Enfantin sentence example

enfantin
  • After the Revolution of 1830 Enfantin resigned his office of cashier, and devoted himself wholly to his cause.
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  • Enfantin and Bazard were proclaimed "Peres Supremes."
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  • A hopeless antagonism arose between them, which was widened by Enfantin's announcement of his theory of the relation of man and woman, which would substitute for the "tyranny of marriage" a system of "free love."
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  • Enfantin thus became sole "father," and the few who were chiefly attracted by his religious pretensions and aims still adhered to him.
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  • New converts joined them, and Enfantin assumed that his followers in France numbered 40,000.
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  • Meanwhile believers in Enfantin and his new religion were multiplying in all parts of Europe.
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  • Enfantin was released in a few months, and then, accompanied by some of his followers, he went to Egypt.
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  • His opposition to the emancipation of women brought about a quarrel with Enfantin in 1831, and Bazard found himself almost deserted by the members of the society.
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  • He attacked Enfantin violently, and in a warm discussion between them he was struck down by apoplexy.
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  • In November of the same year, when Enfantin preached the enfranchisement of women and the functions of the couple-pretre, Leroux separated himself from the sect.
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  • He attended the meetings of the Saint-Simonists, lent an ear to the romantic mysticism of Pere Enfantin and later to the teaching of Abbe Lamennais.
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  • Of these the most important were Olinde Rodrigues, the favoured disciple of Saint-Simon, and Barthelemy Prosper Enfantin, who together had received Saint-Simon's last instructions.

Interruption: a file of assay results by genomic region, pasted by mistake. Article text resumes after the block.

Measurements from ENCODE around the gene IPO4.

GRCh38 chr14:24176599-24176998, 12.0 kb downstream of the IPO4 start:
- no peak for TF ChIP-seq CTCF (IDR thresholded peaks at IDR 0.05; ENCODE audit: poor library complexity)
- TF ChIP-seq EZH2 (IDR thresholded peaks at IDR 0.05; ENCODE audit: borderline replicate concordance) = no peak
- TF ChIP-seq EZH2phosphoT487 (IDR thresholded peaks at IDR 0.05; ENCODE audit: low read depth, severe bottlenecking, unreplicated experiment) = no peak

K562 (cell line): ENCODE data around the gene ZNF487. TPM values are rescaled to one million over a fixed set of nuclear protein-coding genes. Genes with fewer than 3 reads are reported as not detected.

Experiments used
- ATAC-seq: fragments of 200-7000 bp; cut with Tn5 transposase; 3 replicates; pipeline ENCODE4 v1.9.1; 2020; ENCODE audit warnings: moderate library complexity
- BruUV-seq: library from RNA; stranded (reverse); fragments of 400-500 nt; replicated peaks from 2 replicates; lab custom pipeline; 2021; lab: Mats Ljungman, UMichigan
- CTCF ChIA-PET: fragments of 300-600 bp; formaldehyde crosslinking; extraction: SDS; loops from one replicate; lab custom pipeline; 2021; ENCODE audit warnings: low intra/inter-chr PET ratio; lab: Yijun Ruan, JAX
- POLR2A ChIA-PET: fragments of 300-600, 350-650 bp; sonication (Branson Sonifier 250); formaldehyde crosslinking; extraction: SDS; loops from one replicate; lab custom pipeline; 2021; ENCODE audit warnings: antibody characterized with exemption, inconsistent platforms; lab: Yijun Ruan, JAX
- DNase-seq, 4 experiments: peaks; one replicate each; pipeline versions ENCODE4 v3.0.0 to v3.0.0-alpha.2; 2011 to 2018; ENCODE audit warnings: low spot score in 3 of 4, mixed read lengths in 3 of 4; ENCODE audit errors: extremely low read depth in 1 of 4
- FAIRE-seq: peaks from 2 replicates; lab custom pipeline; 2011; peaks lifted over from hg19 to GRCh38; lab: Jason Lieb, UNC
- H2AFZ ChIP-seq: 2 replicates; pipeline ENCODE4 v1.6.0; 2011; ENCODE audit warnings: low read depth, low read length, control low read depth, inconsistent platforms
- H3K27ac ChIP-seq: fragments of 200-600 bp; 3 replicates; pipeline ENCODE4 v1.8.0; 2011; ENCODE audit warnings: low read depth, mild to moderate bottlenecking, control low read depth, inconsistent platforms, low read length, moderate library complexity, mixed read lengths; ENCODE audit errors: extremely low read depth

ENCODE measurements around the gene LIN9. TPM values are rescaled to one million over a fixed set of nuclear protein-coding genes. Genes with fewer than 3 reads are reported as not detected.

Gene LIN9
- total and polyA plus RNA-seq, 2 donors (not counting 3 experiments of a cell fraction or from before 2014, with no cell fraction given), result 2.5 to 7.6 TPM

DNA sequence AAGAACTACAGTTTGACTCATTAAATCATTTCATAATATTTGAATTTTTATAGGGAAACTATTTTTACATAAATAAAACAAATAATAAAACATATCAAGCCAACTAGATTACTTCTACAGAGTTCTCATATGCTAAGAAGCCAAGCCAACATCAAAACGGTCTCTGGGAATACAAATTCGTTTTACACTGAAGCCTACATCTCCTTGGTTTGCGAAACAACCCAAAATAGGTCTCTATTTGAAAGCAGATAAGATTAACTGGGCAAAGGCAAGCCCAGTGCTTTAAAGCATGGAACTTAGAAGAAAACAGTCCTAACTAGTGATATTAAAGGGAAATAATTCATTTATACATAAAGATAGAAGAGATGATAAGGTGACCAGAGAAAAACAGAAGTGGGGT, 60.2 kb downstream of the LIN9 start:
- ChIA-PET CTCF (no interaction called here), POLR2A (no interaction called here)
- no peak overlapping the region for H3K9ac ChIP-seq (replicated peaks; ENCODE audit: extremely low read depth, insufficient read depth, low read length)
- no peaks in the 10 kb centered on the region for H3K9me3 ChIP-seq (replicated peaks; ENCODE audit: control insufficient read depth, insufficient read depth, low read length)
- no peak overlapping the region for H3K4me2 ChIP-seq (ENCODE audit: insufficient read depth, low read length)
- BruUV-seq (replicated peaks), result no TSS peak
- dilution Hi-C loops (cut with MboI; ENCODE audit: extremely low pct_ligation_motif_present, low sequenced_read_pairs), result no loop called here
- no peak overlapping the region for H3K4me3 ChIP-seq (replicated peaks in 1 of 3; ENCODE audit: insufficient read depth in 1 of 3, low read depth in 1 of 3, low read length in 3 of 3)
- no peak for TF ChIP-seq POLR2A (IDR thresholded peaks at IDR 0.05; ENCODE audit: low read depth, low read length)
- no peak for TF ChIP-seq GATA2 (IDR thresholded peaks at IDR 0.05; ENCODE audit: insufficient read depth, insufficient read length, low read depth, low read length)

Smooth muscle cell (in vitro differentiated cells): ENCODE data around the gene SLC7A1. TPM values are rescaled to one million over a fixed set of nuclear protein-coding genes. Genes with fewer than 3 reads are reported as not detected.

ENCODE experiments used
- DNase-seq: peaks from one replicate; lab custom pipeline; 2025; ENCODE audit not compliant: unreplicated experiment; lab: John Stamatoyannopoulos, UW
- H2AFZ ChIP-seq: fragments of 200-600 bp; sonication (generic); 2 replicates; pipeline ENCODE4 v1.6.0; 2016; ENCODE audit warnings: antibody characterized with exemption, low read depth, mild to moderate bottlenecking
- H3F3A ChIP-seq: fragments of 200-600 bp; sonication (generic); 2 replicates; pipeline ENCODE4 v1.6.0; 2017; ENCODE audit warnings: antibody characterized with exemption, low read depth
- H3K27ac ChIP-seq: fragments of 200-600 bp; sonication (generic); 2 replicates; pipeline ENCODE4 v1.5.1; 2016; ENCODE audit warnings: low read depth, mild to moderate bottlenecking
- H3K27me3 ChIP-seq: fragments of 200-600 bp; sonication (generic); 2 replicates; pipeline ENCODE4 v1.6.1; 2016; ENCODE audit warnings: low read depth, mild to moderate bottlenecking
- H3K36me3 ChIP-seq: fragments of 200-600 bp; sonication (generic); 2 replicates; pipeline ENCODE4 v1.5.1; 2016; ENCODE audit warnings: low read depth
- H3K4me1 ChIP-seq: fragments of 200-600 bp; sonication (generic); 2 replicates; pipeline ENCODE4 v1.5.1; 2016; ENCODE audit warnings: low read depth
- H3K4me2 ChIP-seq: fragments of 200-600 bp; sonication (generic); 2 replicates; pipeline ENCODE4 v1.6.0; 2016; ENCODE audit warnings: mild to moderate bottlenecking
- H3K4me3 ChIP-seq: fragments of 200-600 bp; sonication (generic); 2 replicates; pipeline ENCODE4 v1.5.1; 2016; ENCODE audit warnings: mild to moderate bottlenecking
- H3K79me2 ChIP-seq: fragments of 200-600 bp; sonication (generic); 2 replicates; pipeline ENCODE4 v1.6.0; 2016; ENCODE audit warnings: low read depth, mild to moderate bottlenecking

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  • The second volume was chiefly by Enfantin, who along with Bazard stood at the head of the society, but who was superior in metaphysical power, and was prone to push his deductions to extremities.
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  • Bazard, a man of logical and more solid temperament, could no longer work in harmony with Enfantin, who desired to establish an arrogant and fantastic sacerdotalism with lax notions as to marriage and the relation of the sexes.
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  • They finally removed to Menilmontant, to a property of Enfantin, where they lived in a communistic society, distinguished by a peculiar dress.
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  • It was certainly immoral as held by Enfantin, by whom it was developed into a kind of sensual mysticism, a system of free love with a religious sanction.
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  • An excellent edition of the works of Saint-Simon and Enfantin was published by the survivors of the sect (47 vols., Paris, 1865-1878).
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  • About the same time he became a member of the Saint-Simonian Society, presided over by Bazard, Barthelemy Prosper Enfantin, and Olinde Rodrigues, and contributed to its organ, the Producteur.
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  • He left it in consequence of aversion to the strange religious ideas developed by its "Supreme Father," Enfantin, and began to elaborate what he regarded as a Christian socialism.
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  • Socialism was a more lasting phase, but her natural good sense revolted at the extravagant mummeries of Pere Enfantin and she declined the office of high priestess.
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  • Bazard had devoted himself to political reform, Enfantin to social and moral change; Bazard was organizer and governor, Enfantin was teacher and consoler; the former attracted reverence, the latter love.
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  • Father Enfantin held fast by his ideal to the end, but he had renounced the hope of giving it a local habitation and a name in the degenerate obstinate world.
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  • This is, indeed, a most special and pronounced feature of the Saint-Simon socialism, whose theory of government is a kind of spiritual or scientific autocracy, degenerating into the fantastic sacerdotalism of Enfantin.
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